The present simulation differs from the connectionist network used by Gordon and Dell (2001) in a couple ways. First, there are no connections among words in the Gordon and Dell (2001) model; the present simulation does contain connections among words. Second, the Gordon and Dell (2001) model contained representations of individual phonological segments, words, and semantic information; the present simulation contained only phonological word-forms. We appreciate the value of representing other types of information in a model (e.g., phonological segments, or semantic information), but a complex network that includes two types of nodes with links connecting one type to another is beyond the scope of the present investigation. Such networks – known as bipartite networks – are very complicated mathematical entities, and still pose significant challenges to network scientists.
Admittedly, the complexity of bipartite networks might be viewed by some as a limitation of the network science approach in the study of cognition. We believe, however, that the network science approach has other advantages for the study of cognition that outweigh such shortcomings. For example, the network science approach provided the tools that enabled Chan and Vitevitch (2009) to examine the influence of a new, previously unexplored characteristic of words on spoken word recognition, namely clustering coefficient, C. Interestingly, the results of the present simulation showed that target nodes with lower C had higher activation levels after 10 time steps than target nodes with higher C. This result suggests that words with lower clustering coefficients are retrieved more quickly and accurately than words with higher clustering coefficients, replicating the results of psycholinguistic experiments reported by Chan and Vitevitch (2009).
This result also suggests that a simple diffusion mechanism – commonly examined in many other domains explored by network science – could be used to account for the cognitive process of spoken word recognition (see Borge-Holthoefer and Arenas, 2010b; Borge-Holthoefer et al., 2011 for a similar account in other cognitive domains). Furthermore, the present simulation contributes more broadly to network science by demonstrating that diffusion dynamics can affect processing of an individual node. Studies of diffusion dynamics typically examine how many nodes in a system are affected during diffusion (e.g., Newman, 2003; Naug, 2008).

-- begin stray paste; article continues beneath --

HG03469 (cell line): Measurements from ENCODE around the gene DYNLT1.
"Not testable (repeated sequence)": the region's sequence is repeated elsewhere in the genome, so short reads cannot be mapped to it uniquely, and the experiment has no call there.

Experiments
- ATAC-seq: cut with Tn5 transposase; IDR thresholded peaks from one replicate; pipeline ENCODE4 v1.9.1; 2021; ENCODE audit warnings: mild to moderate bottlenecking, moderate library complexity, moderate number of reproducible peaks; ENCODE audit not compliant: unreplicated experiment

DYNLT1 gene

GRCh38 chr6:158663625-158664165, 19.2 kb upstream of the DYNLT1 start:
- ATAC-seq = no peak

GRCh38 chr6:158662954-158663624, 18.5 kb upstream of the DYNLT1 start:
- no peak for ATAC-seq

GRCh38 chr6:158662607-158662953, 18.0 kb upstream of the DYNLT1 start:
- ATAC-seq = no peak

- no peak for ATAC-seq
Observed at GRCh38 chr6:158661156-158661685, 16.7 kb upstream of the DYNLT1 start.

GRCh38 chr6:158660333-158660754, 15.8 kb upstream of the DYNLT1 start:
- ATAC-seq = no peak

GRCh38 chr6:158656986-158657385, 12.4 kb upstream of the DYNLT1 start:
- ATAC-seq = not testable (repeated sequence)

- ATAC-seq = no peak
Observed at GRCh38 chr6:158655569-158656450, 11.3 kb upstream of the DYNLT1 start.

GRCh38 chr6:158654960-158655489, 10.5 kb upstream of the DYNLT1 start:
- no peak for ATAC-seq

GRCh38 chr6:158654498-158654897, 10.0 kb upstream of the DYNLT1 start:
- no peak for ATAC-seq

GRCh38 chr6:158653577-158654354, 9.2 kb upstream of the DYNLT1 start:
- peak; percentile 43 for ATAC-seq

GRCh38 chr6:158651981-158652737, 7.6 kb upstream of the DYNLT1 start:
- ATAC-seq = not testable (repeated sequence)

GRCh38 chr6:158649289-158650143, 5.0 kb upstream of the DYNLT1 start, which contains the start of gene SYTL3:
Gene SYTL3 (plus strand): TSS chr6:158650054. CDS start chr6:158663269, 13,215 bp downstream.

Finally, the results of the present simulation showed that target nodes embedded in denser networks had higher activation values after 10 time steps than target nodes embedded in sparser networks. Although previous psycholinguistic research has shown that immediate neighbors of a word influence processing (e.g., Luce and Pisoni, 1998), the present result suggests that more distant neighbors, and the connectivity among those distant neighbors might also influence spoken word recognition. To the best of our knowledge the influence of network density on language processing has not been reported previously in the psycholinguistic literature, thus indicating a new direction for future psycholinguistic research.